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Old 12-20-2006, 10:45 PM   #1
Phil459
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What kind of upkeep does Linux Need


I am using openSuse 10.2 on a Presario Laptop. What kind of "chores" or upkeep should I perform with linux? I heard there is no need for Defraging, but what about cleaning up lost files, emptying caches, deleting cookies etc.? I like trying out a different programs then removing ones that I don't work or that I don't use. In Windoze, I had to reinstall the OS every so often because of crap build-up, can I prevent this in Linux?

Thank you for the help here.
 
Old 12-20-2006, 11:25 PM   #2
Penguin of Wonder
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Linux does get what they call "cruft." Many scripts have been written to help deal with this. A quick Google of "cruft script" should return several good results. I know several Gentoo users have written one. I have no experience using them though. If you really want to clean out look for articles about freeing up space on your distro's wiki. Cleaning out the tmp and var directories are usually good places to start. Also programs like Firefox come with utilities to clear cookies and such.

Hope that helped some!
 
Old 12-20-2006, 11:34 PM   #3
JimBass
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Most upkeep is handled by a linux system automatically.

The system logs are moved and deleted by a daemon called logrotate on most systems. That makes sure your system logs never get too big. If you used a default system install, and did 3 or so partitions, you don't need to worry about /var/log getting too big. If you did a server type install, where you have different partitions for each directory (/var has one partition, /usr has another) then you want to make sure you aren't filling up your partition with data.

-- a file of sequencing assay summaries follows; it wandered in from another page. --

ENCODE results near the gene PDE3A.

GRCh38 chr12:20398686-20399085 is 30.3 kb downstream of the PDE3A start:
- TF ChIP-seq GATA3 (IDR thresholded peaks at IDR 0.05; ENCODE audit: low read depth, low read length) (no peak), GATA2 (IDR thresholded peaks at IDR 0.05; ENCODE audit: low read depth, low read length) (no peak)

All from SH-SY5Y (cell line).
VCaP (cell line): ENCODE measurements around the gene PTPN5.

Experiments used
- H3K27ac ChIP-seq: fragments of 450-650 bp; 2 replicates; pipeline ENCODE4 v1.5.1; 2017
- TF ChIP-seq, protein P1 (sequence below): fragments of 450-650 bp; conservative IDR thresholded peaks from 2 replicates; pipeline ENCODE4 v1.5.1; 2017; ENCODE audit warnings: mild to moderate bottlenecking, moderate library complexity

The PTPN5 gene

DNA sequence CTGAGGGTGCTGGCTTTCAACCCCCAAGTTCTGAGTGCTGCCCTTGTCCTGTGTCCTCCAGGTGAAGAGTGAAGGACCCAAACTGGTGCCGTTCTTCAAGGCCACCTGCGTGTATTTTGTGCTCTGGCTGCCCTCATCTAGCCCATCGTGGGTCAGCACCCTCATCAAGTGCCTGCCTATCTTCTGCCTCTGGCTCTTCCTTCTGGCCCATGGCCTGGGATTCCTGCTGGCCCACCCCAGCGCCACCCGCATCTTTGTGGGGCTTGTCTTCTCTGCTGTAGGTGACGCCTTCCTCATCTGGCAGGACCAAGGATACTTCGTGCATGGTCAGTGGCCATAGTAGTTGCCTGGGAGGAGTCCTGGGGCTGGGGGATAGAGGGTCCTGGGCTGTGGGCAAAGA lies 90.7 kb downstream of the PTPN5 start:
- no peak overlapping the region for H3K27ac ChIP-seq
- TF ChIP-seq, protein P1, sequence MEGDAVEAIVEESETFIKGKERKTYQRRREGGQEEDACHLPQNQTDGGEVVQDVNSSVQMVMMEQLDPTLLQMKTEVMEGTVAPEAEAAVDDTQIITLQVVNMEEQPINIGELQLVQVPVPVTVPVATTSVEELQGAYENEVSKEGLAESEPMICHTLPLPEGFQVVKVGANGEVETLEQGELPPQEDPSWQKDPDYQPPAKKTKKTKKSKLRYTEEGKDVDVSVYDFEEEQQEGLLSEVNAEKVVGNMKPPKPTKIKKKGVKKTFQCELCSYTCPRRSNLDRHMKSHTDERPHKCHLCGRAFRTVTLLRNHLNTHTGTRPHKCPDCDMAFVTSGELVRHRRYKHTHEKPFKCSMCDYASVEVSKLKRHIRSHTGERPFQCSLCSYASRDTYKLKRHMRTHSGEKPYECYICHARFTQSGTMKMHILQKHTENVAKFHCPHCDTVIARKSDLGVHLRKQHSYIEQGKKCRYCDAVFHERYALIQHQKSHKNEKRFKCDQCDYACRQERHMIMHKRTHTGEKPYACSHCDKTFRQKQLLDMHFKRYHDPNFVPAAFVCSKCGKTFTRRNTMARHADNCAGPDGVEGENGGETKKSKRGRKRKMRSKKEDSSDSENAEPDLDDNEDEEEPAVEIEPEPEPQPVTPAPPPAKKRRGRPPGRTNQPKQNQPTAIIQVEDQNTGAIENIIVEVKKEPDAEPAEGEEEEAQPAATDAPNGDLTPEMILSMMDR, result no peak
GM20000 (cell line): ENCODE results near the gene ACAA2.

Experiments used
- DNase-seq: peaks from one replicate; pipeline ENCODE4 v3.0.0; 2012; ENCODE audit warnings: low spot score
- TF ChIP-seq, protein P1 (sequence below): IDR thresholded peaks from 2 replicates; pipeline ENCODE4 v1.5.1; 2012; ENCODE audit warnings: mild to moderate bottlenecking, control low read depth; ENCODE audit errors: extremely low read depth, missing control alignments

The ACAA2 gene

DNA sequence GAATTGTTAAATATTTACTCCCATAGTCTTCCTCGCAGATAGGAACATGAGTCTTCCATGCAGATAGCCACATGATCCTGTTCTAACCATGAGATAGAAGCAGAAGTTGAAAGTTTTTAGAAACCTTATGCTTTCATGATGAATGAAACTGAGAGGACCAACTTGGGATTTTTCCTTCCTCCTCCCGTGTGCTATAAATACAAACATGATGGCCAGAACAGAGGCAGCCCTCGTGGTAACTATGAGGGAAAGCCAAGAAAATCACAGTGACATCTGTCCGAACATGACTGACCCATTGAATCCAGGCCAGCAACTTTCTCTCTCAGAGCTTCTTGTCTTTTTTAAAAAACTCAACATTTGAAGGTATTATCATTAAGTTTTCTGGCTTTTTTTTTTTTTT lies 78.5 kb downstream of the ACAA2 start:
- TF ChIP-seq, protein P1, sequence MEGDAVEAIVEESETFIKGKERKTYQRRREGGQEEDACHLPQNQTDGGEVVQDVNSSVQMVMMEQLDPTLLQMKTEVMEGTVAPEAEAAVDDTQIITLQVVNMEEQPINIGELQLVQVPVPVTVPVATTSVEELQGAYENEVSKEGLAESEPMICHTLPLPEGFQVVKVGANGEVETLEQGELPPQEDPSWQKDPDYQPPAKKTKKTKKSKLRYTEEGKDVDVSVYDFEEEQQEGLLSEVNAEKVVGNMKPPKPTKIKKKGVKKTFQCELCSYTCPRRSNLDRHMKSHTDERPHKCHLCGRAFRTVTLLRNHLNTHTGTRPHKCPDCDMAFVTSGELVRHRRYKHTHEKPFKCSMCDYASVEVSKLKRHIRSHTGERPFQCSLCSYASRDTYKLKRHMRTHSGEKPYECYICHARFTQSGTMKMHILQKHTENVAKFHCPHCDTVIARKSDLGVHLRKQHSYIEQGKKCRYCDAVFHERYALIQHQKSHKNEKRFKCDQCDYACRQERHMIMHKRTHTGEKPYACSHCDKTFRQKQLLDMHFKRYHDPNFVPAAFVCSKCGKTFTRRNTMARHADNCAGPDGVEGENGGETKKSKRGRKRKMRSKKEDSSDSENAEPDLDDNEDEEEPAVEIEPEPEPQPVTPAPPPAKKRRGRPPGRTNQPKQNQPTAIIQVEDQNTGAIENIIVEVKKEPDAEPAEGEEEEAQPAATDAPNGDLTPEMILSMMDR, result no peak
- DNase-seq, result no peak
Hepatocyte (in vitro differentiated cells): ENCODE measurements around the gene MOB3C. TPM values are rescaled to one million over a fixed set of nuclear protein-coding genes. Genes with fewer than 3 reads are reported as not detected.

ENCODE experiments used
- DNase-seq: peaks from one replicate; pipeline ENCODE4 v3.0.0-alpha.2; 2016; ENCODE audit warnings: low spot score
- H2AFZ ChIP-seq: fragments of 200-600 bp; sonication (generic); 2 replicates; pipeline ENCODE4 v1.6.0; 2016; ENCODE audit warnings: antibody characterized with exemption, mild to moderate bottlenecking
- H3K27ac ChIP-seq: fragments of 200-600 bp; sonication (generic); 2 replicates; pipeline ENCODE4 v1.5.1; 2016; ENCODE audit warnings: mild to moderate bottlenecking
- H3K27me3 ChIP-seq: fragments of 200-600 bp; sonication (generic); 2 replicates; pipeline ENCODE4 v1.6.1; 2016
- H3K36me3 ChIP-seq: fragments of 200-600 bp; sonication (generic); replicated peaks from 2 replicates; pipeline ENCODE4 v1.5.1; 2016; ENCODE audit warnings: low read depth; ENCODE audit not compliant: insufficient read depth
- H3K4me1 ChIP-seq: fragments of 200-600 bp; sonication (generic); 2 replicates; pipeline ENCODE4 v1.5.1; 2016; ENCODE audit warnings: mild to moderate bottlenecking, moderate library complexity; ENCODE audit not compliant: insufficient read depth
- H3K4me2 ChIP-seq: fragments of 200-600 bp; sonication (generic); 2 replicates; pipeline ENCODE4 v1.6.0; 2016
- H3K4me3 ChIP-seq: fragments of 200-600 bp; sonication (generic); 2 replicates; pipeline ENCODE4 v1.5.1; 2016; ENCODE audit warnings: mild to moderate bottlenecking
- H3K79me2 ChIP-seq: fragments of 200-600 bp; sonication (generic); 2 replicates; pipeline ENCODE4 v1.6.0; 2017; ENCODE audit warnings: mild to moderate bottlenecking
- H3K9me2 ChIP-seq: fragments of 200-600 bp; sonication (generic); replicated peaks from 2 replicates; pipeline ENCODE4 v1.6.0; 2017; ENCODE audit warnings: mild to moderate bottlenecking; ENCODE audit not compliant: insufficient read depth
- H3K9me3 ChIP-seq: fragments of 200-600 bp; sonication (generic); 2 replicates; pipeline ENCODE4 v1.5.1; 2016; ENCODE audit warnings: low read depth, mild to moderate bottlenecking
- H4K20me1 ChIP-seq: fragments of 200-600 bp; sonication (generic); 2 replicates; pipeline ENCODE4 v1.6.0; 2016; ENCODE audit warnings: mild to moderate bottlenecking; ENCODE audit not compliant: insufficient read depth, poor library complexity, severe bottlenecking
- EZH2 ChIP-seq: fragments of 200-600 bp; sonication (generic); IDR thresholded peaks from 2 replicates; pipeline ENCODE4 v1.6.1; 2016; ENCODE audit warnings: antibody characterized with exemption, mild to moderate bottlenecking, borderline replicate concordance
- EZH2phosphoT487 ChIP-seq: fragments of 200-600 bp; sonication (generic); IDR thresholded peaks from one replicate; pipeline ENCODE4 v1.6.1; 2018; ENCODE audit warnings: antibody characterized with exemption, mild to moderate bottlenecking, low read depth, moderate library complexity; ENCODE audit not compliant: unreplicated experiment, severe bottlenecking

Defragging is not something linux needs to have done. By its design *nix OSes don't break apart files and throw them anywhere convenient on a hard drive.

Cookies is a matter of preference, and that has nothing to do with the OS. The servers that set up your cookies don't care what your OS is. You'll have a cookie from google regardless of the OS. The hyper paranoid clear cookies after every use and don't store any passwords. Most folks just don't care. Cookies expire based on time. I have never cleared my cookied (tossed a few of them though!), and have never had a problem.

You don't need to worry about bots/malware installs in linux. As long as you don't foolishly run as root user in a GUI, anything you do as a normal user can't hurt the system. If windows users didn't run as administrator full time, they'd have much less of a problem as well.

Say you install a trojan in windows. It messes with your TCP/IP, and any number of other things. If something tries to install as a regular user, it will fail under *nix, because it doesn't have root permissions, so it can't install to a system wide location. In short, never run as root in a GUI, and your web browsing will be safe under *nix. Crap can't build up, because it never gets installled in the first place!

Peace,
JimBass
 
Old 12-21-2006, 12:22 AM   #4
Jaqui
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in addition to Jim's comments:

with all *x operating systems there is a maximum number of sytem boots before it will automatically check the filesystem. This is dependent on the actual os version, as it is configurable.
checking the system logs after this has happened [ since you most likely have a gui boot, it's the default with suse ] and look at how badly fragmented the partitions are, don't worry about it until it reaches 5%.
by then you should, by all reasonable standards, be rebuilding he system anyway.

while unix and unix like operating systems use non fragmenting files systems, there is some fragmentation that occur over time, if you rebuild your filesystem every 6 months as recommended, then the minor fragmentation [ 1% ] that occurs over a few months is not a concern.

malware issues?
in 10 years of being linux only, I have never had any malware problems
never had more than a firewall running.
and only use the root login to perform admin tasks, once a month.